Fiscal Impacts of Immigration on State and Local Governments: Boon or Burden?
Study Finds Immigration Short-Term Net Cost; Long-Term Impacts
by Jeffrey L Garceau
Immigration is always in the news, and immigration policy is never settled. While there are many controversial facets of immigration policy in the United States, one way policy makers can make decisions is using cost-benefit analysis, to try to measure the pros and cons of immigration in a quantifiable way. That is exactly what Kim Rueben and Sarah Gault of the Urban Institute have set out to do in their report State and Local Fiscal Effects of Immigration. Specifically, the researchers built a cost-benefit analysis, which compares the total surplus or cost of immigrants by state, compared to native-born citizens.
The study utilized two data-sets from the U.S. Census Bureau, one to obtain information on demographic characteristics of immigrant and native populations, and the other for information on state and local government finances, including program expenditures and tax revenues. Focus was restricted to the years 2011-2013, based on data availability and in part on the desire to take a ‘snapshot’ look at the effects of immigration at a period in time, rather than over the course of many years or decades. The study is a follow up to work the researchers did as contributors to the The Economic and Fiscal Consequences of Immigration, a 2016 panel report commissioned by the National Academies of Sciences, Engineering, and Medicine, which took a more holistic look at immigration effects, beyond the specific impacts to state and local government finances.
Where Immigrants Are
One of the first things that needs to be determined is to find out where immigrants reside in this nation, and how many there are. As Figure 1 (click to expand) shows at right, the results are unsurprising, the heaviest immigrant states are the well-known immigrant hub of California (35% of the adult population are immigrants), followed by New Jersey (28%), New York (27%), Nevada (25%), Florida (23%), and Texas and Hawaii (21% each). The states with the lowest immigration percentage of the adult population are West Virginia (1%), followed by Mississippi, Montana, Wyoming, North Dakota, and Maine (3% each).
While the geographic distribution of the immigrant population in the U.S. is what most would expect, some may be surprised at the high percentages, particularly that over one in three Californians are immigrants. It is important to clarify that this study counts as immigrants anyone currently living in the United States who is not a native-born citizen, or a born citizen who was born abroad to U.S. citizens. All citizens living today who were born in another country, then immigrated to the U.S., as well as all current legal and illegal (as best as can be accounted) immigrants are considered part of the immigrant population.
How Costs and Benefits are Determined
Cost-benefit analysis involves taking real data, and making choices about how the costs and benefits, the revenues and expenditures, ought to be assigned. In the case of government revenues and services, revenues can be measured for different groups by looking at their demographic makeup and the tax structures of various jurisdictions. For example, Florida does not have a state income tax, but relies heavily on sales taxes. These consumption taxes act regressively, increasing the burden on lower income households and individuals, because certain amounts of spending on food, clothing, shelter, and other necessities are not optional; even the poorest families have to choose to spend on these items, and thus pay taxes through their purchase. Conversely, California has a progressive income tax, which means it collects a much higher proportion of its tax revenue from higher-income households and individuals. Immigrants in general have a lower median income than natives, and therefore contribute a higher portion of overall tax revenue in Florida than in California.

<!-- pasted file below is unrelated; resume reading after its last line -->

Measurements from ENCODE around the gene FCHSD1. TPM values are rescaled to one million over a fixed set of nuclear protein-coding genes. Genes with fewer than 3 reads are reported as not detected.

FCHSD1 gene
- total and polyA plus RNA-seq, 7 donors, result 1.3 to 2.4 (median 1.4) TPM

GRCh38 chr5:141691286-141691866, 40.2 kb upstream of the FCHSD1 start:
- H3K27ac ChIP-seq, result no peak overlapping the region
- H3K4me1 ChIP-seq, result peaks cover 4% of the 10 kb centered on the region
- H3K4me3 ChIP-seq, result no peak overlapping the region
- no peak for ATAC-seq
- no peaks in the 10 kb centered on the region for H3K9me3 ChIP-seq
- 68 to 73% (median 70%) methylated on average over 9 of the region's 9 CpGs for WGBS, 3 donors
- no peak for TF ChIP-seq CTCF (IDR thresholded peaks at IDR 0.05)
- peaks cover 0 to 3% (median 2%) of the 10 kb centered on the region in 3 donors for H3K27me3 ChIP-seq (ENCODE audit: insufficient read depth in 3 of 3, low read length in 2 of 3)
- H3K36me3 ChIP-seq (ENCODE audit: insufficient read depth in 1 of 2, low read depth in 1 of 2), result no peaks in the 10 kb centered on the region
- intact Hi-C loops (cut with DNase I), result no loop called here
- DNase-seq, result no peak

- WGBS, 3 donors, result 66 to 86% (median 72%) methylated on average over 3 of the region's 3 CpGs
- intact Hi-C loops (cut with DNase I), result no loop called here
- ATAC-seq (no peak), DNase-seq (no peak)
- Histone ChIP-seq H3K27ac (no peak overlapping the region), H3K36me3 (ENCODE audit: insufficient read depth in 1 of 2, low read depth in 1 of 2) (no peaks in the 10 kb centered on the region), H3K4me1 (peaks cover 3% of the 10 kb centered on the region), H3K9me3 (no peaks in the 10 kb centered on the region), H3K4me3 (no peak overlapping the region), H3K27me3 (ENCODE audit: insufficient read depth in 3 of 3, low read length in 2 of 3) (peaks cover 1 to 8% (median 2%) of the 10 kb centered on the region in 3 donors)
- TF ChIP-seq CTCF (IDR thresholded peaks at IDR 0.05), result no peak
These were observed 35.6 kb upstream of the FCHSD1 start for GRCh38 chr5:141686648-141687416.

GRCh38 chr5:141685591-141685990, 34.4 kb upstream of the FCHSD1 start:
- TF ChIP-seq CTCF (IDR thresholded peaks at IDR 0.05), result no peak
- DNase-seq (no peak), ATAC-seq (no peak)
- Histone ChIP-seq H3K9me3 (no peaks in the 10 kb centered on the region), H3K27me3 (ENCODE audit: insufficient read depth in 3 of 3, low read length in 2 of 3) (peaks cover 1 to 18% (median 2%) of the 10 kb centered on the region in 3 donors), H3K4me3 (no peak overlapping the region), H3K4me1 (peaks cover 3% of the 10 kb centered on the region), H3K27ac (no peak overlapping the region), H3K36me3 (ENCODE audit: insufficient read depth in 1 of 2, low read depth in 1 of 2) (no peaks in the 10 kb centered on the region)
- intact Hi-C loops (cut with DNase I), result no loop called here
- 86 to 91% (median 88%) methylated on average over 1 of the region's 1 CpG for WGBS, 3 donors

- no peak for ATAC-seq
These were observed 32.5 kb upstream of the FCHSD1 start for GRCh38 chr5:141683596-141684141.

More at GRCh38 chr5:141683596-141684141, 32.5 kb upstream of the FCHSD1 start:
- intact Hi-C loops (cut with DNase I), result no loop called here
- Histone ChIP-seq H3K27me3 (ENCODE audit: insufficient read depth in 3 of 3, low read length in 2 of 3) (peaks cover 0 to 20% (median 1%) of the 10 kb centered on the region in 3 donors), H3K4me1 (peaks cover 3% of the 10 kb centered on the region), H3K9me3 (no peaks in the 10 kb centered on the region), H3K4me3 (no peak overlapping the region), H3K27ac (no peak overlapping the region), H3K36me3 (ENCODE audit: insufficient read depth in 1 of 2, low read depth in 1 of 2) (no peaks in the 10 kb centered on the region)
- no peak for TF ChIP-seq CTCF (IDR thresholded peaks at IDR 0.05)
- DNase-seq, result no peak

Expenditures vary widely among states as well. The largest overall expenditure of state and local governments is public education. Per-capita and per-pupil spending on education range greatly. For example, according to the study, New York State spent $20,156 per student during the 2013-2014 school year. Comparatively, California spent only $9,671. Additionally, the median immigrant household has more children per adult than native households. With both of these factors in mind, government education spending is greater for an immigrant family with more children than a native family with fewer children, regardless of other factors.
Education is one area that it is possible to get a decent approximation of costs, because each student requires a set amount of additional spending by state and local governments. However, there are some public goods and services upon which immigration has little-to-no impact. For example, while massive population increases may put additional strains on things like roads and public libraries in the long run, much of the expenditures in these areas are fixed costs. Spending on the local library system does not increase by a tangible amount with the addition of a single individual, but school system costs do increase by some tangible amount with the addition of each individual student. Furthermore, it may not be appropriate to assign expenditures like pension obligations to newly-arrived immigrants, as they have not received the benefits of those expenditures to nearly the same degree as people who have been living in a jurisdiction their entire lives. It should be stated that this same argument could be made about young people generally.